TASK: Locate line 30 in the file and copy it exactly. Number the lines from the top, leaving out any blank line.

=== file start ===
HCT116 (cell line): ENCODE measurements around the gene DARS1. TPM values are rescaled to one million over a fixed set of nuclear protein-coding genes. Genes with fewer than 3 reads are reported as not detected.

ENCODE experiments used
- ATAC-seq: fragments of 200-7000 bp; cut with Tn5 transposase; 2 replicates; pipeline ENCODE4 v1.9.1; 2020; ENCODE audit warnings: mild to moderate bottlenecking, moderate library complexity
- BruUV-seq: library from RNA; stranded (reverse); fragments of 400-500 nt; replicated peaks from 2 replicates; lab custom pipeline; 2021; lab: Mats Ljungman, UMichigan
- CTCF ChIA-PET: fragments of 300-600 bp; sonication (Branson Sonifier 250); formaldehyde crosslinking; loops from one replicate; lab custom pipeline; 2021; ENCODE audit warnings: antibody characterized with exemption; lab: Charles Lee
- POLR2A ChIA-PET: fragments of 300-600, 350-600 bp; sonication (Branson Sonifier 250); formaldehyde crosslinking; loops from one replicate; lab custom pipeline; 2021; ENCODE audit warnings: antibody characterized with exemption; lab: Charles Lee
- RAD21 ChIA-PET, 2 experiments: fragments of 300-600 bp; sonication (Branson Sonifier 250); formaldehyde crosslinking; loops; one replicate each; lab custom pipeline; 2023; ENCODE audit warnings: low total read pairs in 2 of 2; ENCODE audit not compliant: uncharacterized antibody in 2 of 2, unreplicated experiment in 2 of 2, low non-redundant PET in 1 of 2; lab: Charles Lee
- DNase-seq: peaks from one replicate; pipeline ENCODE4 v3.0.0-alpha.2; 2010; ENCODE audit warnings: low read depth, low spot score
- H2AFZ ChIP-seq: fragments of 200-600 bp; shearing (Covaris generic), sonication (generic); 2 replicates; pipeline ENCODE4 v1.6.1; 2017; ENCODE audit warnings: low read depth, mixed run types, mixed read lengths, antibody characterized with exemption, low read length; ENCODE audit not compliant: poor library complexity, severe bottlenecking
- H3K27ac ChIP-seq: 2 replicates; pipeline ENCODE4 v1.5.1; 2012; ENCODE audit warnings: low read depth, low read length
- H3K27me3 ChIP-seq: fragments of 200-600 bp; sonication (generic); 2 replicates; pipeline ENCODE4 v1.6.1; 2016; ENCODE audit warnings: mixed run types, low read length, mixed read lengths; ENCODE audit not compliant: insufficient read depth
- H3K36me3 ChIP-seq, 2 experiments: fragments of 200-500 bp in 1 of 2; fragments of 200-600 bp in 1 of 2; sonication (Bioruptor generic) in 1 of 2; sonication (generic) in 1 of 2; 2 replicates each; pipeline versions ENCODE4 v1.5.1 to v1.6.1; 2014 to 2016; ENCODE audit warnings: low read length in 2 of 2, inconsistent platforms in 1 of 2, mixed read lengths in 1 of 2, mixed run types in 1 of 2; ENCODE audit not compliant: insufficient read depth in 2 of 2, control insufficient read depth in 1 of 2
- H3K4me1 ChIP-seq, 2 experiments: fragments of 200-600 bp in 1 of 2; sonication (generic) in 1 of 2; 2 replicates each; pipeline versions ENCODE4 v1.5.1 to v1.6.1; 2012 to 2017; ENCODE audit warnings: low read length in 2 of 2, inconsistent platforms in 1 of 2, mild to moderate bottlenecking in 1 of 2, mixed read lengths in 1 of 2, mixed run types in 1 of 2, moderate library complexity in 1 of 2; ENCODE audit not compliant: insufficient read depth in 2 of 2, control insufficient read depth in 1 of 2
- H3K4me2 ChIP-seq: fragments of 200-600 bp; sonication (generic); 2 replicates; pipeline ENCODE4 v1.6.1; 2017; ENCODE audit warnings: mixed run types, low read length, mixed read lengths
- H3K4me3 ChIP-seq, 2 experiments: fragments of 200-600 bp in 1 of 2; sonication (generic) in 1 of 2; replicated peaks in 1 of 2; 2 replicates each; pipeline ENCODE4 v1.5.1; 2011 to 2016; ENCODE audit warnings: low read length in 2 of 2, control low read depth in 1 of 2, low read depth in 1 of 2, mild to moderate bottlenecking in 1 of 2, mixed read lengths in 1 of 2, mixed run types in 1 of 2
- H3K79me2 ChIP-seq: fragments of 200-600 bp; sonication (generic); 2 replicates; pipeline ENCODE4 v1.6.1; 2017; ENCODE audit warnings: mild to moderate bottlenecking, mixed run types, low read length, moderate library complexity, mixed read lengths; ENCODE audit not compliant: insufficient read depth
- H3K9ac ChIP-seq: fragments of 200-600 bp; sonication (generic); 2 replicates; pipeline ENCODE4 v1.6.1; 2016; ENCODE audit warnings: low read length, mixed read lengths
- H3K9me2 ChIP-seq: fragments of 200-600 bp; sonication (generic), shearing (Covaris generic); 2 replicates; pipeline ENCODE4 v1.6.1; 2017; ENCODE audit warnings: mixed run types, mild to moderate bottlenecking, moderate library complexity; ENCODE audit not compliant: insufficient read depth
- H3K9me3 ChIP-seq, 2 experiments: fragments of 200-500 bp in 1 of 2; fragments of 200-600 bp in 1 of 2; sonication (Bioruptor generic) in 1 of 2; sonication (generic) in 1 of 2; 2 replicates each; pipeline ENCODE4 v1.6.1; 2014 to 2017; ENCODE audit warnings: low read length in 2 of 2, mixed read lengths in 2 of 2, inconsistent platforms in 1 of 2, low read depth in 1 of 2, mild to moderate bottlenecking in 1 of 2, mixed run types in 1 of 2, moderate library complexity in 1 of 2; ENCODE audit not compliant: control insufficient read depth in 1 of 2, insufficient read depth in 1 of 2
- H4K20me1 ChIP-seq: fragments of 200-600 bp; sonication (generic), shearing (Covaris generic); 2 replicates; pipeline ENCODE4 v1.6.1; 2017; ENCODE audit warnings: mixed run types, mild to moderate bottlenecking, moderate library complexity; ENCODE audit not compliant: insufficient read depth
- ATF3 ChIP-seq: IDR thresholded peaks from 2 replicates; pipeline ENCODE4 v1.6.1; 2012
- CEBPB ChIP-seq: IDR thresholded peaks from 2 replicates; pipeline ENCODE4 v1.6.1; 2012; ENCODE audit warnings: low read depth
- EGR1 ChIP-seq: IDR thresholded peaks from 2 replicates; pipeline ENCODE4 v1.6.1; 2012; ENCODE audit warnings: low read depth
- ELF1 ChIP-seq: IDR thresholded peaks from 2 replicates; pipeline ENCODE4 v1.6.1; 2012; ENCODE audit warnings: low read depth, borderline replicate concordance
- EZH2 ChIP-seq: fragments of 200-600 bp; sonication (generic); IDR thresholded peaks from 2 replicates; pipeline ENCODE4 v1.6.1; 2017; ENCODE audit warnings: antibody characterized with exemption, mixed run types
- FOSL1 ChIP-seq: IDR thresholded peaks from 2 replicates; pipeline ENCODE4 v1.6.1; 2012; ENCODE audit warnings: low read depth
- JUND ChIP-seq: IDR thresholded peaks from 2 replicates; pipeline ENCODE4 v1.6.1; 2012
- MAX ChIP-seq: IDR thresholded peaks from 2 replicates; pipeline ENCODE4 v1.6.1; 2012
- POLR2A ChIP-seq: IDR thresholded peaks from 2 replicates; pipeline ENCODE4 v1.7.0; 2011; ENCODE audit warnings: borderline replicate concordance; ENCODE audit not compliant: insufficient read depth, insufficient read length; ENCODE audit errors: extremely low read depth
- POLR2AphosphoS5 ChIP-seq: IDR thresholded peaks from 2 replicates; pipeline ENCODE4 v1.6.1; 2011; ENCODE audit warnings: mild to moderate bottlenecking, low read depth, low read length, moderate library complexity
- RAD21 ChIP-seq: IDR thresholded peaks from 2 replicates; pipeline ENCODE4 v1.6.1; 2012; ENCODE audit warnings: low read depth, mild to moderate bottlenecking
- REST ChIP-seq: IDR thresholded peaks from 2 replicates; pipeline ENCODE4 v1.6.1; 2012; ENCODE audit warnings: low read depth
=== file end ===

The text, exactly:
- POLR2AphosphoS5 ChIP-seq: IDR thresholded peaks from 2 replicates; pipeline ENCODE4 v1.6.1; 2011; ENCODE audit warnings: mild to moderate bottlenecking, low read depth, low read length, moderate library complexity